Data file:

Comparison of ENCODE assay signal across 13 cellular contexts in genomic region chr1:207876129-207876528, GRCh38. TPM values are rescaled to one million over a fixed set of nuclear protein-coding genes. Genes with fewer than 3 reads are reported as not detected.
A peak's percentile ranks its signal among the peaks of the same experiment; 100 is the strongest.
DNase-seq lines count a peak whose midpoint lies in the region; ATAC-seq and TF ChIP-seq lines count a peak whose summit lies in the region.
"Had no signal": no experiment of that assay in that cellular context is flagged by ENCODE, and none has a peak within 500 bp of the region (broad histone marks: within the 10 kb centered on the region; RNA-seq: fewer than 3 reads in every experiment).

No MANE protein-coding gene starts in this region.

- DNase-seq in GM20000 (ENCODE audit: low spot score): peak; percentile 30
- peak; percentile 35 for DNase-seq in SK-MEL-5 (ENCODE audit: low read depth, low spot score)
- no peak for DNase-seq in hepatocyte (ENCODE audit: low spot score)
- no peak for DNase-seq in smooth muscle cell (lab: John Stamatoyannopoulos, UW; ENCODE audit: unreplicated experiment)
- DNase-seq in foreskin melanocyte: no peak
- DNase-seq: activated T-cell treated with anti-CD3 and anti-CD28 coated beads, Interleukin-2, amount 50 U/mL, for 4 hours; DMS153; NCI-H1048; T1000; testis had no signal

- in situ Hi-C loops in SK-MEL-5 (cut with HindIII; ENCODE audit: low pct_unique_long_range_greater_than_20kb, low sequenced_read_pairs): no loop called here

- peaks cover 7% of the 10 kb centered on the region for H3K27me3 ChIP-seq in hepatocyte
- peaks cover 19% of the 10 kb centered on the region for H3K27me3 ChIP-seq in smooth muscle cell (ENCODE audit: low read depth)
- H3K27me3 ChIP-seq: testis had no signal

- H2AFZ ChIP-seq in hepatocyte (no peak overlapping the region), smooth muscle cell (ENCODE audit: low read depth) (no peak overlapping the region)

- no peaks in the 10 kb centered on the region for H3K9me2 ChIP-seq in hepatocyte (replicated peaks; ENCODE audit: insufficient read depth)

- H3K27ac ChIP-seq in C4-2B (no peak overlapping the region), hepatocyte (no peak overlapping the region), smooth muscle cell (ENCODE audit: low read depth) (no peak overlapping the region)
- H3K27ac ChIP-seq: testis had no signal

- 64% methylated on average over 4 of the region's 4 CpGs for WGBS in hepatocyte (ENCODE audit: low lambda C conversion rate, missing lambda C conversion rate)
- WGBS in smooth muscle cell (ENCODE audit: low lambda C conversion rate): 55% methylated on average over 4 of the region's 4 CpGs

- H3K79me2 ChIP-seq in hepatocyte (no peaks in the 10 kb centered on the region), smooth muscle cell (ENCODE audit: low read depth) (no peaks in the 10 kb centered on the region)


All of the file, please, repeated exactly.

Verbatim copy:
Comparison of ENCODE assay signal across 13 cellular contexts in genomic region chr1:207876129-207876528, GRCh38. TPM values are rescaled to one million over a fixed set of nuclear protein-coding genes. Genes with fewer than 3 reads are reported as not detected.
A peak's percentile ranks its signal among the peaks of the same experiment; 100 is the strongest.
DNase-seq lines count a peak whose midpoint lies in the region; ATAC-seq and TF ChIP-seq lines count a peak whose summit lies in the region.
"Had no signal": no experiment of that assay in that cellular context is flagged by ENCODE, and none has a peak within 500 bp of the region (broad histone marks: within the 10 kb centered on the region; RNA-seq: fewer than 3 reads in every experiment).

No MANE protein-coding gene starts in this region.

- DNase-seq in GM20000 (ENCODE audit: low spot score): peak; percentile 30
- peak; percentile 35 for DNase-seq in SK-MEL-5 (ENCODE audit: low read depth, low spot score)
- no peak for DNase-seq in hepatocyte (ENCODE audit: low spot score)
- no peak for DNase-seq in smooth muscle cell (lab: John Stamatoyannopoulos, UW; ENCODE audit: unreplicated experiment)
- DNase-seq in foreskin melanocyte: no peak
- DNase-seq: activated T-cell treated with anti-CD3 and anti-CD28 coated beads, Interleukin-2, amount 50 U/mL, for 4 hours; DMS153; NCI-H1048; T1000; testis had no signal

- in situ Hi-C loops in SK-MEL-5 (cut with HindIII; ENCODE audit: low pct_unique_long_range_greater_than_20kb, low sequenced_read_pairs): no loop called here

- peaks cover 7% of the 10 kb centered on the region for H3K27me3 ChIP-seq in hepatocyte
- peaks cover 19% of the 10 kb centered on the region for H3K27me3 ChIP-seq in smooth muscle cell (ENCODE audit: low read depth)
- H3K27me3 ChIP-seq: testis had no signal

- H2AFZ ChIP-seq in hepatocyte (no peak overlapping the region), smooth muscle cell (ENCODE audit: low read depth) (no peak overlapping the region)

- no peaks in the 10 kb centered on the region for H3K9me2 ChIP-seq in hepatocyte (replicated peaks; ENCODE audit: insufficient read depth)

- H3K27ac ChIP-seq in C4-2B (no peak overlapping the region), hepatocyte (no peak overlapping the region), smooth muscle cell (ENCODE audit: low read depth) (no peak overlapping the region)
- H3K27ac ChIP-seq: testis had no signal

- 64% methylated on average over 4 of the region's 4 CpGs for WGBS in hepatocyte (ENCODE audit: low lambda C conversion rate, missing lambda C conversion rate)
- WGBS in smooth muscle cell (ENCODE audit: low lambda C conversion rate): 55% methylated on average over 4 of the region's 4 CpGs

- H3K79me2 ChIP-seq in hepatocyte (no peaks in the 10 kb centered on the region), smooth muscle cell (ENCODE audit: low read depth) (no peaks in the 10 kb centered on the region)